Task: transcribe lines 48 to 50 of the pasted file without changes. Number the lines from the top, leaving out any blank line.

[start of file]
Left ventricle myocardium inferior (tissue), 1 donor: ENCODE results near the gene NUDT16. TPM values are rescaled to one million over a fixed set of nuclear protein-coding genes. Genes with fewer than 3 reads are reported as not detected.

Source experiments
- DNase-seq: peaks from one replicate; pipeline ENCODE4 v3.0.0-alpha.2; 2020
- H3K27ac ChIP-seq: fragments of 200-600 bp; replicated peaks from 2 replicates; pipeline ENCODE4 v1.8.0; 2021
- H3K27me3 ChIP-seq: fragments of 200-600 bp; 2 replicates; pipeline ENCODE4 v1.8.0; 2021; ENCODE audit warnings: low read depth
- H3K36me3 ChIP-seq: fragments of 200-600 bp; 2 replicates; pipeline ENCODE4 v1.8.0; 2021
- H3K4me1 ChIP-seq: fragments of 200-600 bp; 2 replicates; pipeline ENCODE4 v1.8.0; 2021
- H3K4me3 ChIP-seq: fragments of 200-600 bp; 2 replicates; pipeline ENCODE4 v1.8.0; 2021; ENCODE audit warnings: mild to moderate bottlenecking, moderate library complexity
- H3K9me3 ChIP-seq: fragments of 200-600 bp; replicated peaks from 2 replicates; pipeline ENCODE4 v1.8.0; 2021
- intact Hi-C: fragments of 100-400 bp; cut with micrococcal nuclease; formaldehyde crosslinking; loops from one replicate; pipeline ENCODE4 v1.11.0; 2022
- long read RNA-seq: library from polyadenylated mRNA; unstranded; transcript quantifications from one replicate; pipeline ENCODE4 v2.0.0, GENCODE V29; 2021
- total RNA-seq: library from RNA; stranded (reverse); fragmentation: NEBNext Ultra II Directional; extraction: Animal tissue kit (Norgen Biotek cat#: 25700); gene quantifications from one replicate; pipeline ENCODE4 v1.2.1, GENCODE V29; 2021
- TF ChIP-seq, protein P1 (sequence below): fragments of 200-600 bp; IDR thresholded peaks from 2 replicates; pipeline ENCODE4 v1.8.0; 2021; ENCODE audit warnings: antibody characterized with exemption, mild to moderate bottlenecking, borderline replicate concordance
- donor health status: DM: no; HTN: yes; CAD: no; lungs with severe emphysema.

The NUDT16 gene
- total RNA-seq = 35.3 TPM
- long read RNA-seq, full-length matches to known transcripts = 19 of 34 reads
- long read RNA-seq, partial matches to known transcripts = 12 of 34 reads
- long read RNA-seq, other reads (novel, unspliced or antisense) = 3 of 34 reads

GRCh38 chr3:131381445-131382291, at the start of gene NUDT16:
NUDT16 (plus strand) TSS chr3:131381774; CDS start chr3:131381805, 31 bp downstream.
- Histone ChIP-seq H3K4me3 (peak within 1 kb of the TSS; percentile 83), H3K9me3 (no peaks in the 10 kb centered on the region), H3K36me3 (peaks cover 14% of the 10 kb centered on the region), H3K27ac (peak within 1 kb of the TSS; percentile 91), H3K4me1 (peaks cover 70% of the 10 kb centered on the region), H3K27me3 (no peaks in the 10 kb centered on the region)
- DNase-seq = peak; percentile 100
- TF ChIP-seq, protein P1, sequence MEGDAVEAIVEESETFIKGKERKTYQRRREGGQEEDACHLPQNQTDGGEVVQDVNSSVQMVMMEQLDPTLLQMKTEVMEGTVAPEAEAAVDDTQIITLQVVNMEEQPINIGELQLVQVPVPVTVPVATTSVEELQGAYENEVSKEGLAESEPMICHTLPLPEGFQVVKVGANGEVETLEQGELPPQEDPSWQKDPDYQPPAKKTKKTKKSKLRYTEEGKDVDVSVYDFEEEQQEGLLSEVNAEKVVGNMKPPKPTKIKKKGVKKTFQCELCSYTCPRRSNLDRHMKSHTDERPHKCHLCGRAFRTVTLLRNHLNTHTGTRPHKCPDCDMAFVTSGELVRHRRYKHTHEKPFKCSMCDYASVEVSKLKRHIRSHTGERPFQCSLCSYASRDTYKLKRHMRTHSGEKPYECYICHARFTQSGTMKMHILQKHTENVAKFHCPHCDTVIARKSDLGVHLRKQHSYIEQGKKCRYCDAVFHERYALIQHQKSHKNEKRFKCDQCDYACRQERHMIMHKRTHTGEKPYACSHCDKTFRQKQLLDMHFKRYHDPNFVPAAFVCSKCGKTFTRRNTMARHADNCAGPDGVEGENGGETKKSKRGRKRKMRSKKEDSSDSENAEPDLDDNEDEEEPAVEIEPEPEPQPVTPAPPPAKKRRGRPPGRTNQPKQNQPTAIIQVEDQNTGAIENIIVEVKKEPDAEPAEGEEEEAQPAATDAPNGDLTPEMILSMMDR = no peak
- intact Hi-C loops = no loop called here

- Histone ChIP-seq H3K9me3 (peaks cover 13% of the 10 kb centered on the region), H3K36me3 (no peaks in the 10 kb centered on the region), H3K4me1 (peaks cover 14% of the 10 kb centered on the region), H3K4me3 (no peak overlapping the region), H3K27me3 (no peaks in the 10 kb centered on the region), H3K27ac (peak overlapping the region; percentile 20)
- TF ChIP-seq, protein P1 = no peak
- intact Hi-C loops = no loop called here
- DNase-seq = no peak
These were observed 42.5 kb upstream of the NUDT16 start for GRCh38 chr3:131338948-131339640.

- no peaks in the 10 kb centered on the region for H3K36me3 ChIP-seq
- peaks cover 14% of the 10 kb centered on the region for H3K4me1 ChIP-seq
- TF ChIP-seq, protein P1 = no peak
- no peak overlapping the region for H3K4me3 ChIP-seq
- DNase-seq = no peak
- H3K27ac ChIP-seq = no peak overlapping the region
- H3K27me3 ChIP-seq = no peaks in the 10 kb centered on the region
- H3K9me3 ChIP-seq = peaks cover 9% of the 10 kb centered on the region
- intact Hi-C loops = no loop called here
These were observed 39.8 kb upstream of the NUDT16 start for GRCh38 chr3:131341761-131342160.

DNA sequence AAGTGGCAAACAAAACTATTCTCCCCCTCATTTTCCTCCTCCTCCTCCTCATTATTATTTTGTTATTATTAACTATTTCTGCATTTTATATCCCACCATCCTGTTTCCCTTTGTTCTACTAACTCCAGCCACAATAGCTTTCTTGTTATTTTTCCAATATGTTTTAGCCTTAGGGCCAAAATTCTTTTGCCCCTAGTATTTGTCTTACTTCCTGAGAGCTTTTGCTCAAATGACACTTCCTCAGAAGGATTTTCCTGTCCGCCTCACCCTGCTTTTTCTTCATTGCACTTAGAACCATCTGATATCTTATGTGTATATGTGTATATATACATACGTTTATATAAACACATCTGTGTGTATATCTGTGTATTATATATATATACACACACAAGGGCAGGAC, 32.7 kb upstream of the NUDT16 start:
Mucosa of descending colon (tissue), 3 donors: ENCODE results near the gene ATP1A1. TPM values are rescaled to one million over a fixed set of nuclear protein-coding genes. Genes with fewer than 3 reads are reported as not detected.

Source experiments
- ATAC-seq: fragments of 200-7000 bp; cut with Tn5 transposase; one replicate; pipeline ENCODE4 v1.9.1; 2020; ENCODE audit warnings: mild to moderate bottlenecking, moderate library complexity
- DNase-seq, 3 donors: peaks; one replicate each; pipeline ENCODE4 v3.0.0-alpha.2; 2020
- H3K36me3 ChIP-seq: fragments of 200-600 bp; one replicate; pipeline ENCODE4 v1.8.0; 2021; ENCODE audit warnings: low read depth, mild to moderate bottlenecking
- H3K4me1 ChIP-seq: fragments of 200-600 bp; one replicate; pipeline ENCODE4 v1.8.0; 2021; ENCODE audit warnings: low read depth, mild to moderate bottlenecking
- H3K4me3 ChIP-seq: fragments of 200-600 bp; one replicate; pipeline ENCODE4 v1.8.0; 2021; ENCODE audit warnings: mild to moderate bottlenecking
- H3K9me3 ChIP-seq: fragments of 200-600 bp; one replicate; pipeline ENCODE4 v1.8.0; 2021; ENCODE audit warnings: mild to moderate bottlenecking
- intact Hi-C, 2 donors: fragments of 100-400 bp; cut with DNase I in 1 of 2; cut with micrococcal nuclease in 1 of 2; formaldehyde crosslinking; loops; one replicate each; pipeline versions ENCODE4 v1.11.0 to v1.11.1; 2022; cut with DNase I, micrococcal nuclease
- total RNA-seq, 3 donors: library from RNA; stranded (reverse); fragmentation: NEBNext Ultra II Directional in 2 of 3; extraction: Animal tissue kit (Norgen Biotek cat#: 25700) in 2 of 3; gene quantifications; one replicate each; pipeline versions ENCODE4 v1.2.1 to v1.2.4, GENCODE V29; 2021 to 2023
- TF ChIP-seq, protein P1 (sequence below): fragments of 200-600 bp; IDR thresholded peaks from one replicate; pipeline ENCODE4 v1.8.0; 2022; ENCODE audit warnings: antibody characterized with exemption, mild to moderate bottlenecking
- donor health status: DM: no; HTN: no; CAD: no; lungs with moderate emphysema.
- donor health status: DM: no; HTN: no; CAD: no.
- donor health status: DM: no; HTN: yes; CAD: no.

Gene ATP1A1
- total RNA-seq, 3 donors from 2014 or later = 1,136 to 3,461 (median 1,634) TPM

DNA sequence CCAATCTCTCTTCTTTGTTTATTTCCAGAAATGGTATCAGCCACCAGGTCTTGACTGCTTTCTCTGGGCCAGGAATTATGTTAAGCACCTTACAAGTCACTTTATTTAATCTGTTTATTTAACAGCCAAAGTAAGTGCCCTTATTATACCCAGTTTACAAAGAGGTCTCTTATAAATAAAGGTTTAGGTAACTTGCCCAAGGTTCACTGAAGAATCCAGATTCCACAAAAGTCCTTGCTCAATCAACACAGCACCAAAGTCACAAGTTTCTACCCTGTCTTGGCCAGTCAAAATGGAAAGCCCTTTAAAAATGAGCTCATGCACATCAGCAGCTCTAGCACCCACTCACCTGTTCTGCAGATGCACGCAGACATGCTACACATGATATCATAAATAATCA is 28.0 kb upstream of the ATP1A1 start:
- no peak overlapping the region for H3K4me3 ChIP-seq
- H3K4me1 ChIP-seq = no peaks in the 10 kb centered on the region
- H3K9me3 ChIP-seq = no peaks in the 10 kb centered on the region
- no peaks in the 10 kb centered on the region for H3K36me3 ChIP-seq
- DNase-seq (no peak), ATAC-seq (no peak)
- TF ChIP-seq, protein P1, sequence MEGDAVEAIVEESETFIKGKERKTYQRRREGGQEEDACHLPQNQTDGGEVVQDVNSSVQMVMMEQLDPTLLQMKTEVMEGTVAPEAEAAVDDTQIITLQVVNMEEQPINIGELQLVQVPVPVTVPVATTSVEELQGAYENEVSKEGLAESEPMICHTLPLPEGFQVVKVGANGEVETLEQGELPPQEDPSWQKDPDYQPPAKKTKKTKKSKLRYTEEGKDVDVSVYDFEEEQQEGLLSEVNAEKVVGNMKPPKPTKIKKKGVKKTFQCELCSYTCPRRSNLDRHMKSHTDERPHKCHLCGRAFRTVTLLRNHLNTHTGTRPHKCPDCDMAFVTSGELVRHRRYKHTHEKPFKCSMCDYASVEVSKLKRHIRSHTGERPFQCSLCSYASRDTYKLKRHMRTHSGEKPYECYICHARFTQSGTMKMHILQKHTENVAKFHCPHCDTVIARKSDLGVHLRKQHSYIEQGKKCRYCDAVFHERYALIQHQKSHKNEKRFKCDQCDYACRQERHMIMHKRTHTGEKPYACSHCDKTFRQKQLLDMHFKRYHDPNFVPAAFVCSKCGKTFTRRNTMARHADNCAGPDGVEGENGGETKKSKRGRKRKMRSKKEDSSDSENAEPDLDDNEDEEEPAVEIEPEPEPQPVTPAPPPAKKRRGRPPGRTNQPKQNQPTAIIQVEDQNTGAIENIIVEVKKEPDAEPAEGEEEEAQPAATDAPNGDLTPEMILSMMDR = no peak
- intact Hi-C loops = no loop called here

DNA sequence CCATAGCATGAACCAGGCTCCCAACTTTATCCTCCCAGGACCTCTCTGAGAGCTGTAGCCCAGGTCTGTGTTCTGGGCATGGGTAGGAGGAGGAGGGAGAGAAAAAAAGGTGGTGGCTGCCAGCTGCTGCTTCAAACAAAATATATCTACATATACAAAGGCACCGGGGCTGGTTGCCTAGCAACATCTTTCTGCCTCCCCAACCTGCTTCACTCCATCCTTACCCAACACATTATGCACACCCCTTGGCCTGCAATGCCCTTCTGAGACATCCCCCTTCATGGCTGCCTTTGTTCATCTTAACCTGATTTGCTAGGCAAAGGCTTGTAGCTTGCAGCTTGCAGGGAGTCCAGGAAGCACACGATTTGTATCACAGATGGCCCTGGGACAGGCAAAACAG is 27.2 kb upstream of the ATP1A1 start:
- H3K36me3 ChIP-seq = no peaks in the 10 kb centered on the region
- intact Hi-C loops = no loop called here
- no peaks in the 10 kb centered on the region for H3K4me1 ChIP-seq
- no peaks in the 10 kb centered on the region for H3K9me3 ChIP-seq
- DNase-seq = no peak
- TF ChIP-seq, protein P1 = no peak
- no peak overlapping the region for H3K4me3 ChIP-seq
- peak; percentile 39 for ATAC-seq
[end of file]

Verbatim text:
- H3K4me3 ChIP-seq: fragments of 200-600 bp; one replicate; pipeline ENCODE4 v1.8.0; 2021; ENCODE audit warnings: mild to moderate bottlenecking
- H3K9me3 ChIP-seq: fragments of 200-600 bp; one replicate; pipeline ENCODE4 v1.8.0; 2021; ENCODE audit warnings: mild to moderate bottlenecking
- intact Hi-C, 2 donors: fragments of 100-400 bp; cut with DNase I in 1 of 2; cut with micrococcal nuclease in 1 of 2; formaldehyde crosslinking; loops; one replicate each; pipeline versions ENCODE4 v1.11.0 to v1.11.1; 2022; cut with DNase I, micrococcal nuclease